Scientists detect X-rays from Uranus

Many objects in space emit X-rays, including black holes, neutron stars, a special class of binary stars known as X-ray binaries, exploding stars called supernovae and their remnants, and our own sun. Most of the planets in our solar system, and even some of Jupiter’s moons are also known to give off X-rays. But, until now, when astronomers looked for X-rays from the ice giant worlds Uranus and Neptune, they found nothing – nada – zilch. Now, for the first time, astronomers have used NASA’s Chandra X-ray Observatory to detect X-rays coming from one of the ice giants, Uranus, in the outer solar system.

The space agency made the announcement on March 31, 2021, and the researchers published their discovery in the April 2021 issue of the the peer-reviewed Journal of Geophysical Research.

Colorful planet with bands in atmosphere and thin rings.
The planet Uranus is surrounded by thin rings. This world rotates on its side with respect to the plane of our solar system. This composite image is composed of both X-ray and visible light images. The X-ray emission appears here as pink, and the visible light as blue. Image via NASA/ Chandra X-ray Observatory.

While X-ray emissions were known to be common among objects in the solar system, Uranus and Neptune had still been little studied in this regard, so not much was known about whether they also emitted X-rays. The researchers, led by William Dunn at University College London in the U.K., decided to take a closer look at data about Uranus from Chandra. One set of observations was from 2002 and the other was from 2017.

They saw a prominent detection from the first observation, and a possible one from the second.

One surprise is that there seems to be evidence for more than one source of the X-rays. It had been assumed that they would be the result of scattering, where X-rays from the sun are scattered by Uranus’ atmosphere. The same kind of thing happens in Earth’s atmosphere. But there may be another, still unknown source of X-rays on Uranus.

Elongated purplish blob on black background.
This is a view of Uranus from Chandra as seen only in X-ray wavelengths. Image via NASA/ Chandra X-ray Observatory.

One possibility is that they are produced by auroras in the planet’s atmosphere – caused by charged particles that interact with gas particles in the atmosphere, setting off spectacular bursts of light – which have been seen before by the Voyager 2 spacecraft and the Hubble Space Telescope. Or, they could even be produced by Uranus’ rings. The region of space around Uranus contains charged particles such as electrons and protons. They could collide with particles in the rings, creating X-rays. Saturn’s rings are known to produce X-rays when they are hit by charged particles from the sun, so perhaps the same thing is happening at Uranus, even though the planet only has two sets of thinner rings, not nearly as prominent as Saturn’s.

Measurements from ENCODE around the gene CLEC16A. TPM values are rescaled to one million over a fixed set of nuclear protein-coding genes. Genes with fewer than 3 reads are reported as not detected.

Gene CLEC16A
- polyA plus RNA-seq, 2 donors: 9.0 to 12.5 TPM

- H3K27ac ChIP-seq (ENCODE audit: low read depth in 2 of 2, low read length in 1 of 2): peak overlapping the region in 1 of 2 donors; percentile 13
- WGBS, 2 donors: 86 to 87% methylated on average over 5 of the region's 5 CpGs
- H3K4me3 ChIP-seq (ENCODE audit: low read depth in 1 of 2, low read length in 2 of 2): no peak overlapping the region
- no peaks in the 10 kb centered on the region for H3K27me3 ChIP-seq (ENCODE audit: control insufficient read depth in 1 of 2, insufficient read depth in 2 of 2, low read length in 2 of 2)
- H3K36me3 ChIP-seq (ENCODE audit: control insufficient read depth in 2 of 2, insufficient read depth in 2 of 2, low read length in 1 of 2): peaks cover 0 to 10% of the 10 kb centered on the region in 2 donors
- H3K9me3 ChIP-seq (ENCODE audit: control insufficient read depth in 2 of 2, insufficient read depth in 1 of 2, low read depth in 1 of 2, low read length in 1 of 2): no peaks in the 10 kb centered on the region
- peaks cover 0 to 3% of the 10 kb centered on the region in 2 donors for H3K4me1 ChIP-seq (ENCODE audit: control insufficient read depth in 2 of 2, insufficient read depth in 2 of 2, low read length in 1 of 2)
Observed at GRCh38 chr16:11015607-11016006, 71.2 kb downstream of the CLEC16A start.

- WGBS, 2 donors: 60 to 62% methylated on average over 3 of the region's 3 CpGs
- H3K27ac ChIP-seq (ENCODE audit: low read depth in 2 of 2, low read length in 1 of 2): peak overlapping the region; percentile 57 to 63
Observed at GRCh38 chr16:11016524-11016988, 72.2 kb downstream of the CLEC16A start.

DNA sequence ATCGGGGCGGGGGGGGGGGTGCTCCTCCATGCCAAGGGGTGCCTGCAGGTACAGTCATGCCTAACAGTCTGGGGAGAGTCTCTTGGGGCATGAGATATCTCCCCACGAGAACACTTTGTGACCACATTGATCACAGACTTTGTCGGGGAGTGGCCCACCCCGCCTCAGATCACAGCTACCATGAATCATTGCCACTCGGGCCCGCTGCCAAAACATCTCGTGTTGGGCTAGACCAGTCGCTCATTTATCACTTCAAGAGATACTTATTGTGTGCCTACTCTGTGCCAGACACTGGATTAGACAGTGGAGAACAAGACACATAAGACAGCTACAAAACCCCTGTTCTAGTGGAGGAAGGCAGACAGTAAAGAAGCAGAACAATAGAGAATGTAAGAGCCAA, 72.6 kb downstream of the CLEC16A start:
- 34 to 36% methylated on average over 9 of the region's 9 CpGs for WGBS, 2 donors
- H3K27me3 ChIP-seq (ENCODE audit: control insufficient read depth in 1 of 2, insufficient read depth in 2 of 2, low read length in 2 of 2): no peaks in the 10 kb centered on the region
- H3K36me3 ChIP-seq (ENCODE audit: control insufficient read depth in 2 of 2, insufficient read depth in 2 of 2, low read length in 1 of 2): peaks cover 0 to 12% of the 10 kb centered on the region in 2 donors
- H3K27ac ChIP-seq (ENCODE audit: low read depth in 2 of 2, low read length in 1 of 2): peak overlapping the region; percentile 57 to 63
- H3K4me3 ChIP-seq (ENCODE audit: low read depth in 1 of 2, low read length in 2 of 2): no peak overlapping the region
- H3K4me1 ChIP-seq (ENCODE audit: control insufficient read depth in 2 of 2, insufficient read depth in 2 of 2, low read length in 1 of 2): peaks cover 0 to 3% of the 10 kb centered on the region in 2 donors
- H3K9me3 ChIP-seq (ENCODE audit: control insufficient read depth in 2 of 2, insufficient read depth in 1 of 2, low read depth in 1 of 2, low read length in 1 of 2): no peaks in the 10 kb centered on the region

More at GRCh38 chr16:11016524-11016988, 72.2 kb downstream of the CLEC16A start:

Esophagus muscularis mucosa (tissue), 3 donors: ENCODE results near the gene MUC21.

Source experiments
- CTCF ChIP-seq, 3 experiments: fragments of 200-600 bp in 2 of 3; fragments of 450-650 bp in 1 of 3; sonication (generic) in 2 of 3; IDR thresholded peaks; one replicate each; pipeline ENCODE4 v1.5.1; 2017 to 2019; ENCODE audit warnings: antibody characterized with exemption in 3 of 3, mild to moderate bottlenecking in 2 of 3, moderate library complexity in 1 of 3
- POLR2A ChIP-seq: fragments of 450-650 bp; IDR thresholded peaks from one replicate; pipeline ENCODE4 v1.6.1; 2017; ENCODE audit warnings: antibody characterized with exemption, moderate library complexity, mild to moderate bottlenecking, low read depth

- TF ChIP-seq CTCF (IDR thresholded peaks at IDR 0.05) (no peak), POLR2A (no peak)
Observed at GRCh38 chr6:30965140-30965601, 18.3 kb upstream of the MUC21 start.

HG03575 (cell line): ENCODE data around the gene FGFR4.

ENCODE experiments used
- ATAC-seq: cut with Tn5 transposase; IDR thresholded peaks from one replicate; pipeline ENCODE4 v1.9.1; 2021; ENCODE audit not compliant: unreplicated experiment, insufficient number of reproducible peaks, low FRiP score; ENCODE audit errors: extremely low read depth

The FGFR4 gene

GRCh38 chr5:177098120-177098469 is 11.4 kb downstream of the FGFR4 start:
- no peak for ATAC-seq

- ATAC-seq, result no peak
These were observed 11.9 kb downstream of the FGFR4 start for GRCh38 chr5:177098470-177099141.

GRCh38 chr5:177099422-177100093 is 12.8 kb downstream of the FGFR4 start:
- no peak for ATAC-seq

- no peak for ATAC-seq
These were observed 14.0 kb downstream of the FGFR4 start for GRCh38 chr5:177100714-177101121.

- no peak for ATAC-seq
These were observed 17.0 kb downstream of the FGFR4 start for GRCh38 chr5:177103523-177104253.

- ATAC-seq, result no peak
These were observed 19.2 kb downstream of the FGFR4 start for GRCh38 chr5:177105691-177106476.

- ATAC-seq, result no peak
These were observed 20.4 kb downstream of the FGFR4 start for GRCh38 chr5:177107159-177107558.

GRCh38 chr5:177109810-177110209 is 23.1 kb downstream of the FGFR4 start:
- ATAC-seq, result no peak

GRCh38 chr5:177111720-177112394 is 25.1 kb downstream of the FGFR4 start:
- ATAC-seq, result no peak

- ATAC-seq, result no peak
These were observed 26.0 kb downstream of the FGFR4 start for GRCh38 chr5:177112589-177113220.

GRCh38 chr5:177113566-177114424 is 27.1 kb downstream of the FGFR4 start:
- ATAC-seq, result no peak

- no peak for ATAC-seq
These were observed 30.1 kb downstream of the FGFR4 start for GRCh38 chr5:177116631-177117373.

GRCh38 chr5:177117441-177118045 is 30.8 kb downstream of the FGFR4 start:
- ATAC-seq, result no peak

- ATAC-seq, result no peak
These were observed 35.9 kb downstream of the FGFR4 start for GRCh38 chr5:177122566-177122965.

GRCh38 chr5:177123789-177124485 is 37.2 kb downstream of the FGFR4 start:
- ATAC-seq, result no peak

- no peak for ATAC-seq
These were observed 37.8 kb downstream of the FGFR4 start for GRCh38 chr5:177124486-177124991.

Scientists are particularly interested in Uranus’ X-rays since the planet itself is so unusual. Unlike all the other planets in the solar system, the rotation axis of Uranus is tilted at 98 degrees, almost perpendicular to its orbital path around the sun. In other words, it rotates on its side. The planet’s magnetic field, however, is tilted at 59 degrees and is also offset from the center of the planet. Scientists think this may cause auroras that are uniquely complex and variable, which may contribute to the production of X-rays.

Smiling dark-haired young man with dark hoodie sweatshirt.
The new study was led by William Dunn at University College London in the UK. Image via LinkedIn.

Right now, scientists still aren’t sure what causes Uranus’ auroras. If it can be confirmed that they do, in fact, contribute to the planet’s X-ray emissions, that could provide valuable clues as to how the auroras themselves are produced.

Auroras are also common on other planets in the solar system, including, of course, Earth. On our planet, X-rays occur in auroras when energetic electrons travel down the magnetic field lines to the poles.

Researchers want to continue observing Uranus with Chandra, to help narrow down the locations of the X-rays and identify their sources. From the paper:

Further, and longer, observations with Chandra would help to produce a map of X-ray emission across Uranus and to identify, with better signal-to-noise, the source locations for the X-rays, constraining possible contributions from the rings and aurora. Such longer timescale observations would also permit exploration of whether the emissions vary in phase with rotation, potentially suggestive of auroral emissions rotating in and out of view.

Two bluish planets with white spots and thin rings on black background.
Like some of the other planets in our solar system, including Earth, Uranus has auroras in its atmosphere. These may be one source of the X-rays seen by Chandra. These photos are composites of images from the Hubble Space Telescope and Voyager 2. Image via ESA/ Hubble/ NASA/ L. Lamy/ Observatoire de Paris.

Other upcoming missions that could study Uranus’ X-rays include the European Space Agency’s Advanced Telescope for High Energy Astrophysics (ATHENA), due to launch in 2031, and NASA’s Lynx X-ray Observatory mission, which is still in the concept stage.

Figuring out exactly what causes Uranus’ X-rays could help researchers better understand this enigmatic world. If X-rays were to be discovered on Neptune as well, as seemingly likely, it would also be interesting to compare their nature on each of these ice giant worlds.

Bottom line: For the first time, scientists have detected X-rays being emitted by the planet Uranus.

Source: A Low Signal Detection of X-Rays From Uranus

Via Chandra X-ray Observatory

April 7, 2021

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